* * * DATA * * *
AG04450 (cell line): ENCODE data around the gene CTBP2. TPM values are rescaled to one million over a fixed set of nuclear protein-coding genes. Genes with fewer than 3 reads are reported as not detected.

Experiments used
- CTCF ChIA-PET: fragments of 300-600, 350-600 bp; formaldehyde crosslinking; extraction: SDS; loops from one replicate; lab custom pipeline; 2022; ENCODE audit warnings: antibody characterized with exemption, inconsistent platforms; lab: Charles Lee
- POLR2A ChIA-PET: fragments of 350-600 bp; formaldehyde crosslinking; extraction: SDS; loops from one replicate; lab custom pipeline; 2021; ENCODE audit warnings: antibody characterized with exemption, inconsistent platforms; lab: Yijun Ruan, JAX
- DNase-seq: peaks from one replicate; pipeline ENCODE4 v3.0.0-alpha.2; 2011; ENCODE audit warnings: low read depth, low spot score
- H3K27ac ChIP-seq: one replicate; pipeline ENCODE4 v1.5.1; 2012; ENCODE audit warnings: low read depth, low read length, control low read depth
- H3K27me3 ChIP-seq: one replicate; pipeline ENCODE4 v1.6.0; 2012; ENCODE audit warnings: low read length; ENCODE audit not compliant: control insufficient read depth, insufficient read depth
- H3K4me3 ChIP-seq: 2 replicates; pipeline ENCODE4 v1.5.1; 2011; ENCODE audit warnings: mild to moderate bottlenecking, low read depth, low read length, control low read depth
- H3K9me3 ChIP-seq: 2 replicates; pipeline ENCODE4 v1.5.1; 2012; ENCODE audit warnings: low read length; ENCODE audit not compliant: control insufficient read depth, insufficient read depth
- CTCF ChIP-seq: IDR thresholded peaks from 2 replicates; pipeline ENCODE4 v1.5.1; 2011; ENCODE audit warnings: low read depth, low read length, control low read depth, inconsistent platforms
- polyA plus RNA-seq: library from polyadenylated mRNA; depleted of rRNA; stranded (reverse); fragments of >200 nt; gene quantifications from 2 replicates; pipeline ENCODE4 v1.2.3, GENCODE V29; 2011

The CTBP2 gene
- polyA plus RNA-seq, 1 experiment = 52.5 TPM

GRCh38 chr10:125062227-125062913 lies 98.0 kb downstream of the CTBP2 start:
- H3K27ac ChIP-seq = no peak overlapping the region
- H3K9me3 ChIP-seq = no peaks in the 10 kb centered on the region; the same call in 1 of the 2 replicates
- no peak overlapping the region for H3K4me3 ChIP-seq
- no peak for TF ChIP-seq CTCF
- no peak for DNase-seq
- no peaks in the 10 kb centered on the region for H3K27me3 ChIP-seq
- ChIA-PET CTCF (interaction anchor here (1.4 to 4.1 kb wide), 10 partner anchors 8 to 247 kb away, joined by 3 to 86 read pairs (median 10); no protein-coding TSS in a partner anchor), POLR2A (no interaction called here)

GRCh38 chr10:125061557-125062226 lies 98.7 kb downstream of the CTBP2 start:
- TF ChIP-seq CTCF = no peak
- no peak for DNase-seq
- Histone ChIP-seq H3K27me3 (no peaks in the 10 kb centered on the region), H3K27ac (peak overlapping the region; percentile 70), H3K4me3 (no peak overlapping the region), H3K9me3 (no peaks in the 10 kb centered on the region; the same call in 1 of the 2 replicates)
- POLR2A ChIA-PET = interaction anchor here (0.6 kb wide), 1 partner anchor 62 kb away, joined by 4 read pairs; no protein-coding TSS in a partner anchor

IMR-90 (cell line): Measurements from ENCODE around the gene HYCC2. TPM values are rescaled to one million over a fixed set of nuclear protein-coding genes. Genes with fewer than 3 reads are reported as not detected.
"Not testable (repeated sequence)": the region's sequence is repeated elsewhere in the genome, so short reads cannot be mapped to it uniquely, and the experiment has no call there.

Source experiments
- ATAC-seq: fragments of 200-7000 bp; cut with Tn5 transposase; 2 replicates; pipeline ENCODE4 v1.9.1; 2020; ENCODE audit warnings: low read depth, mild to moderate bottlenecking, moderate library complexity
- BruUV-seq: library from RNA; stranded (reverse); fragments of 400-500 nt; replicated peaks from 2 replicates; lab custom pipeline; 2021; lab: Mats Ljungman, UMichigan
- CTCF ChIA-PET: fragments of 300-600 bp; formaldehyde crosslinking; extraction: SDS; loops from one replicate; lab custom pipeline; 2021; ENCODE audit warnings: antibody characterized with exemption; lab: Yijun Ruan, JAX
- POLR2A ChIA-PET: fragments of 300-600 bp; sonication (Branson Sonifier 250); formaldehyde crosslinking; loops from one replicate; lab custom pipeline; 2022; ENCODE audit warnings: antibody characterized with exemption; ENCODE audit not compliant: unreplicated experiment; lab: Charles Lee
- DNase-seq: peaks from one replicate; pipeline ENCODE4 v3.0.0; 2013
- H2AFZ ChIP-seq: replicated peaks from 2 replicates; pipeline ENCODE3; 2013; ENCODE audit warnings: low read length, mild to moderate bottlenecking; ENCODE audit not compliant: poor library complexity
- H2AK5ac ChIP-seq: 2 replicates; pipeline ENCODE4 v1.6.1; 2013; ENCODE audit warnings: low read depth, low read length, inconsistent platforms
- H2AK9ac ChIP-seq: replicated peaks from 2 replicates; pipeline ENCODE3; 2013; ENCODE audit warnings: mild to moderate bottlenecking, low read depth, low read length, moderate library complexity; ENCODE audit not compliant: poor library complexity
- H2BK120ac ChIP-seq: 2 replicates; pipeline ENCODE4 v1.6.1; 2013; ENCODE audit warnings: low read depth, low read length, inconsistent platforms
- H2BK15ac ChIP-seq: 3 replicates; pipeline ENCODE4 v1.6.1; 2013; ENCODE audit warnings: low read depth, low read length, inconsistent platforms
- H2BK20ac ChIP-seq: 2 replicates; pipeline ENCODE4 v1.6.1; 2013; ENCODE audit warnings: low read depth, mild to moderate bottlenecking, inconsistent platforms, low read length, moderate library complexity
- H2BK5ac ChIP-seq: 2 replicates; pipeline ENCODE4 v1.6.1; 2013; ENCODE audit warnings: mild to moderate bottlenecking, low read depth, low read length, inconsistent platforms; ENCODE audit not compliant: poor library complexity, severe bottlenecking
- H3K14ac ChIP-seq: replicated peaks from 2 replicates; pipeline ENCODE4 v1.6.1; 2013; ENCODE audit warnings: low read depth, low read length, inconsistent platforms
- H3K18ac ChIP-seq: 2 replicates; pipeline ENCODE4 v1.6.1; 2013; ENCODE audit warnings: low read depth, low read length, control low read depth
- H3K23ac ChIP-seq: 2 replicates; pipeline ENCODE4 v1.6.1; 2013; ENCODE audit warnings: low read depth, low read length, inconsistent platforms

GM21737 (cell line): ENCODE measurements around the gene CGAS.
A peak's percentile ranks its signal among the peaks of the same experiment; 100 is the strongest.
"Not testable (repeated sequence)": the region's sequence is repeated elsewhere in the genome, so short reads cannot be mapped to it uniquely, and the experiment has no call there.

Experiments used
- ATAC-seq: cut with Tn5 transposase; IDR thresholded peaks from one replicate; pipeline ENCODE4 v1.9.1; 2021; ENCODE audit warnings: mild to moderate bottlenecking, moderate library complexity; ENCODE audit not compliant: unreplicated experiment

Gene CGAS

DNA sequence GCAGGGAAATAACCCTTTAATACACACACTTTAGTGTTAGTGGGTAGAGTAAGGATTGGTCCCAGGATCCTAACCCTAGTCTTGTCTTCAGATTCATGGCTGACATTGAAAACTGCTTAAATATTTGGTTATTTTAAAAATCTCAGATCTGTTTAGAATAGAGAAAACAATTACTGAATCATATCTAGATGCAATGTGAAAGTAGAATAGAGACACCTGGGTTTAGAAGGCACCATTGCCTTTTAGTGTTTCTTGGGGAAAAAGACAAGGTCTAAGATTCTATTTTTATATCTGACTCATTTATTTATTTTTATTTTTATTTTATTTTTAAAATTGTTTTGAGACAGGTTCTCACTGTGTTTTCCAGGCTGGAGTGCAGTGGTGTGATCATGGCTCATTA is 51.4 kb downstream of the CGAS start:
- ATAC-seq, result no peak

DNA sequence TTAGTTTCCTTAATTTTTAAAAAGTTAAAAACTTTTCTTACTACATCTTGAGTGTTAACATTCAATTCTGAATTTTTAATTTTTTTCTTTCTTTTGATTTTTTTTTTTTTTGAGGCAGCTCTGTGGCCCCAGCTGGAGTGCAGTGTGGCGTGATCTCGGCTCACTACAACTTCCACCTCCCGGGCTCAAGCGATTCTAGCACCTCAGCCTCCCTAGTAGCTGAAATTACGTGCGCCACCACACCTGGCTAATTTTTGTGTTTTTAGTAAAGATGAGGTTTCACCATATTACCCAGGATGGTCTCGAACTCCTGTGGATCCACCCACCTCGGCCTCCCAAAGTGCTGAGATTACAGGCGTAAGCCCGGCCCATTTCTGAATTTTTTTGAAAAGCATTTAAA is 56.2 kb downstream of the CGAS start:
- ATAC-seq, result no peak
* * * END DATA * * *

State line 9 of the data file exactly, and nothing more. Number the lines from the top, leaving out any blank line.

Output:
- H3K9me3 ChIP-seq: 2 replicates; pipeline ENCODE4 v1.5.1; 2012; ENCODE audit warnings: low read length; ENCODE audit not compliant: control insufficient read depth, insufficient read depth